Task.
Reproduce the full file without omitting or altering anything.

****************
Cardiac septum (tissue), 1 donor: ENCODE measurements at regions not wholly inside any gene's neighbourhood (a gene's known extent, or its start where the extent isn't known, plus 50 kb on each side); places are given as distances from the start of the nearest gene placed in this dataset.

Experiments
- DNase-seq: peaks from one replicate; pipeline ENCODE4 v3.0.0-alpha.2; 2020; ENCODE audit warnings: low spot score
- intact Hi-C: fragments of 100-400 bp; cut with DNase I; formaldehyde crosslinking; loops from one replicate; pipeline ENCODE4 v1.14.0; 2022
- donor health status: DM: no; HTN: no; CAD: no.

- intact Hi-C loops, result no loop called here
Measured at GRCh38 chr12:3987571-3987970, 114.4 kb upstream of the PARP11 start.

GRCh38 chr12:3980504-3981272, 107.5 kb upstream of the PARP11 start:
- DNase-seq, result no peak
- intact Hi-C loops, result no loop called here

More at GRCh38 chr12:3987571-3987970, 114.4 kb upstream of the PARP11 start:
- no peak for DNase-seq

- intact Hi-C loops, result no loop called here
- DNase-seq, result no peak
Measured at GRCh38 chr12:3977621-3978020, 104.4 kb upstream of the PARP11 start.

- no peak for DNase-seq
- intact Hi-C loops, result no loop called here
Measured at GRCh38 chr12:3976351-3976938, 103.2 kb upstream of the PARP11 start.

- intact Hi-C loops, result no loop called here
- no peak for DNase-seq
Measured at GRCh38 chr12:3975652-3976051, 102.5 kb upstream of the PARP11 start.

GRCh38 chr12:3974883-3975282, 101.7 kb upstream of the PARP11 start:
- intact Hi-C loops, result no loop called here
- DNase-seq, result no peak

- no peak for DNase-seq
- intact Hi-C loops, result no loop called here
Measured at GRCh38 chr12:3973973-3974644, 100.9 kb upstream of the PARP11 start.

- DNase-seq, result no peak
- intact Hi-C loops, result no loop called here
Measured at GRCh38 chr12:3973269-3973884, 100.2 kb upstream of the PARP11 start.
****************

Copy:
Cardiac septum (tissue), 1 donor: ENCODE measurements at regions not wholly inside any gene's neighbourhood (a gene's known extent, or its start where the extent isn't known, plus 50 kb on each side); places are given as distances from the start of the nearest gene placed in this dataset.

Experiments
- DNase-seq: peaks from one replicate; pipeline ENCODE4 v3.0.0-alpha.2; 2020; ENCODE audit warnings: low spot score
- intact Hi-C: fragments of 100-400 bp; cut with DNase I; formaldehyde crosslinking; loops from one replicate; pipeline ENCODE4 v1.14.0; 2022
- donor health status: DM: no; HTN: no; CAD: no.

- intact Hi-C loops, result no loop called here
Measured at GRCh38 chr12:3987571-3987970, 114.4 kb upstream of the PARP11 start.

GRCh38 chr12:3980504-3981272, 107.5 kb upstream of the PARP11 start:
- DNase-seq, result no peak
- intact Hi-C loops, result no loop called here

More at GRCh38 chr12:3987571-3987970, 114.4 kb upstream of the PARP11 start:
- no peak for DNase-seq

- intact Hi-C loops, result no loop called here
- DNase-seq, result no peak
Measured at GRCh38 chr12:3977621-3978020, 104.4 kb upstream of the PARP11 start.

- no peak for DNase-seq
- intact Hi-C loops, result no loop called here
Measured at GRCh38 chr12:3976351-3976938, 103.2 kb upstream of the PARP11 start.

- intact Hi-C loops, result no loop called here
- no peak for DNase-seq
Measured at GRCh38 chr12:3975652-3976051, 102.5 kb upstream of the PARP11 start.

GRCh38 chr12:3974883-3975282, 101.7 kb upstream of the PARP11 start:
- intact Hi-C loops, result no loop called here
- DNase-seq, result no peak

- no peak for DNase-seq
- intact Hi-C loops, result no loop called here
Measured at GRCh38 chr12:3973973-3974644, 100.9 kb upstream of the PARP11 start.

- DNase-seq, result no peak
- intact Hi-C loops, result no loop called here
Measured at GRCh38 chr12:3973269-3973884, 100.2 kb upstream of the PARP11 start.